If Iran fails to meet its commitments, "we will turn off" the promised relief from Western sanctions and "ratchet up the pressure," Obama said in November 2013.

But, according to The Wall Street Journal, Obama has made it clear that he is determined to loosen sanctions on Tehran regardless of its behavior.



HHS Executives Spent $31M on 7,000 Luxury Flights?

Hundreds of Department of Health and Human Services executives are flying the friendly skies first class at great cost to the taxpayers.

They spent a staggering $31 million on 7,000 first class and business class flights between 2009 and 2013, including 253 trips with a one-way ticket costing $15,000, according to The Washington Examiner.

Records obtained under the Freedom of Information Act show that although supervisors could have traveled economy on many of the trips, they instead preferred to fly in style and luxury.



IMF Cuts Growth Forcasts

The International Monetary Fund lowered its forecasts for global growth over the next two years, warning Tuesday that weakness in most major economies will trump gains from lower oil prices. The IMF's report was released as China reported its slowest growth in 24 years.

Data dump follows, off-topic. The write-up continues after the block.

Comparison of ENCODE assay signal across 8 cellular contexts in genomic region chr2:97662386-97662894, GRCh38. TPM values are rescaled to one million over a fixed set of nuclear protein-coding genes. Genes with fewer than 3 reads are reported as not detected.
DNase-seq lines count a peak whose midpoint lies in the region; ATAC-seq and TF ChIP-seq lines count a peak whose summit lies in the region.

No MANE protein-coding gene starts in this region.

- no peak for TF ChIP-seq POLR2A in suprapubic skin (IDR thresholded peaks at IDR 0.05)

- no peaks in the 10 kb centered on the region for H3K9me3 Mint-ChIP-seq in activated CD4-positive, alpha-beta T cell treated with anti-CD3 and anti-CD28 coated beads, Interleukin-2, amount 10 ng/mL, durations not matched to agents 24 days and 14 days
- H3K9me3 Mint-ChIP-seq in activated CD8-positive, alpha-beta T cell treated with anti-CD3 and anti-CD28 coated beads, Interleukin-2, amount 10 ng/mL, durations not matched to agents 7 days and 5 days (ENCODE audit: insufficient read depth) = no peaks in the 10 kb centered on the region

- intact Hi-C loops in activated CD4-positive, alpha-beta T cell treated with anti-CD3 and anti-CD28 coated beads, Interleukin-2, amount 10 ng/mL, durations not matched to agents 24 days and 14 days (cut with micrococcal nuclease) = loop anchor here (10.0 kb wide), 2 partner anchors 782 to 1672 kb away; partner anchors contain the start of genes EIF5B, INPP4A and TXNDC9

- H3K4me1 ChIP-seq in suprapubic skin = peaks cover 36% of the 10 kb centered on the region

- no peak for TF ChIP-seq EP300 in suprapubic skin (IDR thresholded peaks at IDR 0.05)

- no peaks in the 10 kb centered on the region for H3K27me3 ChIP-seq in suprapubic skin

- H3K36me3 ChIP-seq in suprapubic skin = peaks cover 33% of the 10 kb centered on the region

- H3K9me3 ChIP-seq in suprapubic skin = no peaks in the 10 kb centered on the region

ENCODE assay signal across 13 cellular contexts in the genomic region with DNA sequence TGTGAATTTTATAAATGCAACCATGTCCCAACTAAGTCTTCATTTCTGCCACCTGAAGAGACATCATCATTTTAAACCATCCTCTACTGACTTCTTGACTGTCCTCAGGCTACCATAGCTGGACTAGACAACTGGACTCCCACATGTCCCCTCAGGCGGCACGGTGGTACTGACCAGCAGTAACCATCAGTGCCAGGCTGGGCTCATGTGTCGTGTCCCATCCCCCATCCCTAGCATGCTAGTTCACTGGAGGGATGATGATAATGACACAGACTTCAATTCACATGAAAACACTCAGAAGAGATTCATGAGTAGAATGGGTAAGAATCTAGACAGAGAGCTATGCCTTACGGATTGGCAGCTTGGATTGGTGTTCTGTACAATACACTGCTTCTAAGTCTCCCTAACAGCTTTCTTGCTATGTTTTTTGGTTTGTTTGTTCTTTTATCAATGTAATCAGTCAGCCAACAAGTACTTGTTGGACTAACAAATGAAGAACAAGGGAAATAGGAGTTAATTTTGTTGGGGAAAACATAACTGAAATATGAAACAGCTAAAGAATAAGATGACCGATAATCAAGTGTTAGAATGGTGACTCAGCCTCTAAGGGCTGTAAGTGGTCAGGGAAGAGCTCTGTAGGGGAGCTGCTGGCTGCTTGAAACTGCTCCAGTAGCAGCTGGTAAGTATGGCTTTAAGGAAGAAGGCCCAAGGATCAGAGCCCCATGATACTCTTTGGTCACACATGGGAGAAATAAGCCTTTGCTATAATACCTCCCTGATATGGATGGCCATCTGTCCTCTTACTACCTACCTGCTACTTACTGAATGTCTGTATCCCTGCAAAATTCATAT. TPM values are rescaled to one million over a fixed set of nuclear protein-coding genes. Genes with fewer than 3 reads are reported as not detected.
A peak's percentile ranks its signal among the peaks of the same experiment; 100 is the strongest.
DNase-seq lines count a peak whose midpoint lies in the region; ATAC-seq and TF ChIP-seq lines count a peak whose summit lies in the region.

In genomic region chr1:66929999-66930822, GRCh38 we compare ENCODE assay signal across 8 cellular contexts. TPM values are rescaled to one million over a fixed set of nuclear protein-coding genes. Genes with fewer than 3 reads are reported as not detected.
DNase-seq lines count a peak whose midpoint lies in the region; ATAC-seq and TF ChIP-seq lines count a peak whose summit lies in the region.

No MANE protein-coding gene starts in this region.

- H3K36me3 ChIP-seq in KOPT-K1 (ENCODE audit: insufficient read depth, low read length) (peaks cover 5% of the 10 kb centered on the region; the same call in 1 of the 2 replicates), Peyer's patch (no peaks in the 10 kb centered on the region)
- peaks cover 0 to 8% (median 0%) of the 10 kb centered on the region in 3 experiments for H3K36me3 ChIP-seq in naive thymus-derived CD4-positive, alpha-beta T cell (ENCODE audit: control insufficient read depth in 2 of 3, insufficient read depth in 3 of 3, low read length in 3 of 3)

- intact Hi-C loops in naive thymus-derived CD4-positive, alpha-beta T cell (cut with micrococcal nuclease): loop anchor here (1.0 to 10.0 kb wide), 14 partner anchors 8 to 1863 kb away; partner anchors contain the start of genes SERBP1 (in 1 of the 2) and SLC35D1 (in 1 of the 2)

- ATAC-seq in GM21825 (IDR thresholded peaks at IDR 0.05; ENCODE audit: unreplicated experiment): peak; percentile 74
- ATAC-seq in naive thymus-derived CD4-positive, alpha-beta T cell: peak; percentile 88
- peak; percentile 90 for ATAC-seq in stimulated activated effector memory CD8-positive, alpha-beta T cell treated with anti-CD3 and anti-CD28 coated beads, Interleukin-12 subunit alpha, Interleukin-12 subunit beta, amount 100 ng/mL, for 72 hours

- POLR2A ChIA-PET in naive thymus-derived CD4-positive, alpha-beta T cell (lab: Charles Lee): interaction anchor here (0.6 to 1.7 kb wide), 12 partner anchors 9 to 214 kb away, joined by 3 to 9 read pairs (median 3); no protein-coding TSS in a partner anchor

The IMF downgraded projections it issued in October by 0.3 percentage point each, predicting global growth at 3.5 percent this year and 3.7 percent in 2016.

But even with those reductions, the world economy will be growing faster than in 2014, when the IMF estimates it expanded 3.3 percent. Much of the momentum is coming from an accelerating recovery in the U.S., the world's largest economy.



Obama's tax riot will make a memorable State of the Union

The annual State of the Union might not be an occasion for the president to preach to the choir, but it’s an opportunity for the choir to catch 40 winks. Neither the soprano nor tenor will miss anything.

President Obama doesn’t have a choice. The Constitution requires him to “give to Congress information about the State of the Union and recommend to their Consideration such measures as he shall judge necessary and expedient.” The Founders didn’t anticipate Barack Obama. If they had they would have commanded him to move tonight’s State of the Union to Halloween.
 
The president has been leaking dribs and drabs of this year’s “information” for days, and some of the dribs and drabs would be enough to frighten ghosts and scare goblins out of their sepulchers if anyone took any of it seriously, but no one does.



'American Snoper' hits close to home
Real heroes like Chris Kyle bleed red, white and blue
Former Navy SEAL and author of the book "American Sniper" Chris Kyle poses in Midlothian, Texas. (AP Photo/The Fort Worth Star-Telegram, Paul Moseley)

From the Alamo to Audie Murphy, Texans revere our war heroes. As the closing credits for “American Sniper” rolled across the screen last weekend, a packed audience lingered in the dark silence, reverent and maybe stunned by what they had just seen. The reason: The movie depiction of Navy SEAL Chris Kyle’s heroic life of service provided an increasingly rare glimpse of what were once unquestioned American truths.